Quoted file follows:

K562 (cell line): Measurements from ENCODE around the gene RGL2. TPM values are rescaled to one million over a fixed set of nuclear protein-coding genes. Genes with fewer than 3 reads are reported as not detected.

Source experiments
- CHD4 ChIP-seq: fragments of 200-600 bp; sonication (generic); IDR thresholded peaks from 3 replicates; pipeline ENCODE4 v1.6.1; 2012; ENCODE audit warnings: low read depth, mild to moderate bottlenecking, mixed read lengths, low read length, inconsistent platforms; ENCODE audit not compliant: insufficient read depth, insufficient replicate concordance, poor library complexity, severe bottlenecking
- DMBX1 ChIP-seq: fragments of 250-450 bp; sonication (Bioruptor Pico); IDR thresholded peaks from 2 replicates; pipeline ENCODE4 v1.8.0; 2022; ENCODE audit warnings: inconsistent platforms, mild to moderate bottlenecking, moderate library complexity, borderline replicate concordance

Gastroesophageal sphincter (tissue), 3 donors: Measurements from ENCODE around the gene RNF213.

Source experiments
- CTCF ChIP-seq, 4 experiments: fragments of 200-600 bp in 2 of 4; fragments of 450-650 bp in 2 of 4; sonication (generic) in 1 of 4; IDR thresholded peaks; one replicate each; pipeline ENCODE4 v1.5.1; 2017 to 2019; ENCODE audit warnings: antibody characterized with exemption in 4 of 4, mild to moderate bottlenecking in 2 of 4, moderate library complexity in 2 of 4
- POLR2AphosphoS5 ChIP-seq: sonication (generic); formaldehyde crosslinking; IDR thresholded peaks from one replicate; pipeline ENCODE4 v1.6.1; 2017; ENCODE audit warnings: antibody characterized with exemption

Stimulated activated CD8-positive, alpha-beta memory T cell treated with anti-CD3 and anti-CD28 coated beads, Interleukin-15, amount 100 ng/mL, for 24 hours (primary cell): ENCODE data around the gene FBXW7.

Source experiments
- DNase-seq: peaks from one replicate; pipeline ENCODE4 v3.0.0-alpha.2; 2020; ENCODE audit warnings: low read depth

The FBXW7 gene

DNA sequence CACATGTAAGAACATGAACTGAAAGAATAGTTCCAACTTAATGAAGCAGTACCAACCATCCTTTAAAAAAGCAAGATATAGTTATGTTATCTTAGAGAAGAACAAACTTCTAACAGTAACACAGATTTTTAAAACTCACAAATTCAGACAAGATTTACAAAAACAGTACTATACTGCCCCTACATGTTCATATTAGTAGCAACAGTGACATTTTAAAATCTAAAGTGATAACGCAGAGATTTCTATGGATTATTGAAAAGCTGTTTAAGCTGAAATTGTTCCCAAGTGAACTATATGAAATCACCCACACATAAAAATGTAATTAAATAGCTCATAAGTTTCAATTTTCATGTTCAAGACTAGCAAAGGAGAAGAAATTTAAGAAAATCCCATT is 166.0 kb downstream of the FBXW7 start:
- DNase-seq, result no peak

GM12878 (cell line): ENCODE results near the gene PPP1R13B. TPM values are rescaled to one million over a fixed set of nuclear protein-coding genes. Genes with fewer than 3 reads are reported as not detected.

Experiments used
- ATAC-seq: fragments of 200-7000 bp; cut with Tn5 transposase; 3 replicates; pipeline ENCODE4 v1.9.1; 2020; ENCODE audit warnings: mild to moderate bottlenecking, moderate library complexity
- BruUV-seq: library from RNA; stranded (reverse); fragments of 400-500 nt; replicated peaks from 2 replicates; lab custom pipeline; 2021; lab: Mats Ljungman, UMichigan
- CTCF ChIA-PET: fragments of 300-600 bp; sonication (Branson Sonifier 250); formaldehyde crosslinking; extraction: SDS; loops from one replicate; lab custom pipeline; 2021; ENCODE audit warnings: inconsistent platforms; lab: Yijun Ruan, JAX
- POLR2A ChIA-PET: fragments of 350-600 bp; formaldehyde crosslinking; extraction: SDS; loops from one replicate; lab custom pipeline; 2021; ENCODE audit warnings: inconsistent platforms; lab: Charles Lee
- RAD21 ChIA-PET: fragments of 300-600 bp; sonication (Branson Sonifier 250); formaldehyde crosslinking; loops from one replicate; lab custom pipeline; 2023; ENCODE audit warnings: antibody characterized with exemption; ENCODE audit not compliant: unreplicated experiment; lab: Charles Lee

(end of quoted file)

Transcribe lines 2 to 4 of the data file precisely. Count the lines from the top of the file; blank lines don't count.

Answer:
Source experiments
- CHD4 ChIP-seq: fragments of 200-600 bp; sonication (generic); IDR thresholded peaks from 3 replicates; pipeline ENCODE4 v1.6.1; 2012; ENCODE audit warnings: low read depth, mild to moderate bottlenecking, mixed read lengths, low read length, inconsistent platforms; ENCODE audit not compliant: insufficient read depth, insufficient replicate concordance, poor library complexity, severe bottlenecking
- DMBX1 ChIP-seq: fragments of 250-450 bp; sonication (Bioruptor Pico); IDR thresholded peaks from 2 replicates; pipeline ENCODE4 v1.8.0; 2022; ENCODE audit warnings: inconsistent platforms, mild to moderate bottlenecking, moderate library complexity, borderline replicate concordance